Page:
The best state financial aid policies focus on students who would not otherwise go to college and make aid simple to apply for and keep, a new research review by Vanderbilt University higher education researcher William Doyle finds. The review has implications for federal financial aid policies.
Doyle’s findings are part of a book being published by the College Board’s Rethinking Student Aid study group. The group released its research results and recommendations Sept. 18 via a webinar for media hosted by the Hechinger Institute in Washington, D.C.
"I analyzed state student aid policies from the perspective of their focus on access, institutional choice or rewarding excellence," Doyle, assistant professor of higher education at Vanderbilt’s Peabody College of education and human development, said. "The most effective policies are simple and targeted at students who are at the margins of enrollment. Less effective programs are complex and tend to give money to students who do not really need it."
Federal policy is often influenced by state experiences, but Doyle found that national policies sometimes re-create poorly performing state programs.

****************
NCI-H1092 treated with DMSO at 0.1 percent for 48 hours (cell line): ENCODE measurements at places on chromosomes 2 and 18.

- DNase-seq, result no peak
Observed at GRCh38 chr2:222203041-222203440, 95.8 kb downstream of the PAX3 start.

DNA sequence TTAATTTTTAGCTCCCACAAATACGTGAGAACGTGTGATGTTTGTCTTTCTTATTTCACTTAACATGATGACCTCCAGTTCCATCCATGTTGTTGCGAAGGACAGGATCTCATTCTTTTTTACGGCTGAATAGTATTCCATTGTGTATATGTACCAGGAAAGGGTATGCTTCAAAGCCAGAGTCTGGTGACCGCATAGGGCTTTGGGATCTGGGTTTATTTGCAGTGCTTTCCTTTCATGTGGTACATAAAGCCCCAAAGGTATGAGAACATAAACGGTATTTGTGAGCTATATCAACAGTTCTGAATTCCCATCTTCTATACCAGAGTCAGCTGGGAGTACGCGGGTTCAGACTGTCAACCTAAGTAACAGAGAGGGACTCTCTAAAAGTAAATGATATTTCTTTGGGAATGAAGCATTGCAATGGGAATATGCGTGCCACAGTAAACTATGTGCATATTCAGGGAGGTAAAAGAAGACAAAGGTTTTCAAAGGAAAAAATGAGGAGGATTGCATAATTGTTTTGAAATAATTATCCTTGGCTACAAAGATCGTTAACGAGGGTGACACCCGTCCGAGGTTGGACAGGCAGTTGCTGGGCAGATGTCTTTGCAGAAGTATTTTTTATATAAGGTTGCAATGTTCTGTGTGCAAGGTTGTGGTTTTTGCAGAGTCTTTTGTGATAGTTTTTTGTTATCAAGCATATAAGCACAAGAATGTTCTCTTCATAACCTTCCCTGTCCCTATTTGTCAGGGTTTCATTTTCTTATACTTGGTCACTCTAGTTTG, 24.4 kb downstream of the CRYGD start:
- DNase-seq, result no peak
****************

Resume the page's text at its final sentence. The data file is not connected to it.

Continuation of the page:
"I found that these distinctive state approaches could be instructive for thinking at the federal level, fulfilling the traditional state role as laboratories of democracy," he said. "But, federal policy tends to model itself at least as much on ineffective state approaches as on best practices."
The Rethinking Student Aid study group comprised policy experts, academic researchers and higher education professionals.
"We believe that the most important purpose of student aid is to expand the educational opportunities available to those young people and adults who face financial barriers to college enrollment and success," the group is quoted as reporting on the board’s website, www.collegeboard.com/rethinkingstudentaid. The group’s final reports are available on the site.
The group will hold a policy forum in the Russell Caucus Room on Capitol Hill Oct. 7 from 1:30 to 3 p.m. ET to present their findings to members of Congress.
For more information about Peabody College, ranked as the No. 2 education school in the nation by U.S. News & World Report in 2008, visit http://peabody.vanderbilt.edu.
Media Contact: Melanie Moran, (615) 322-NEWS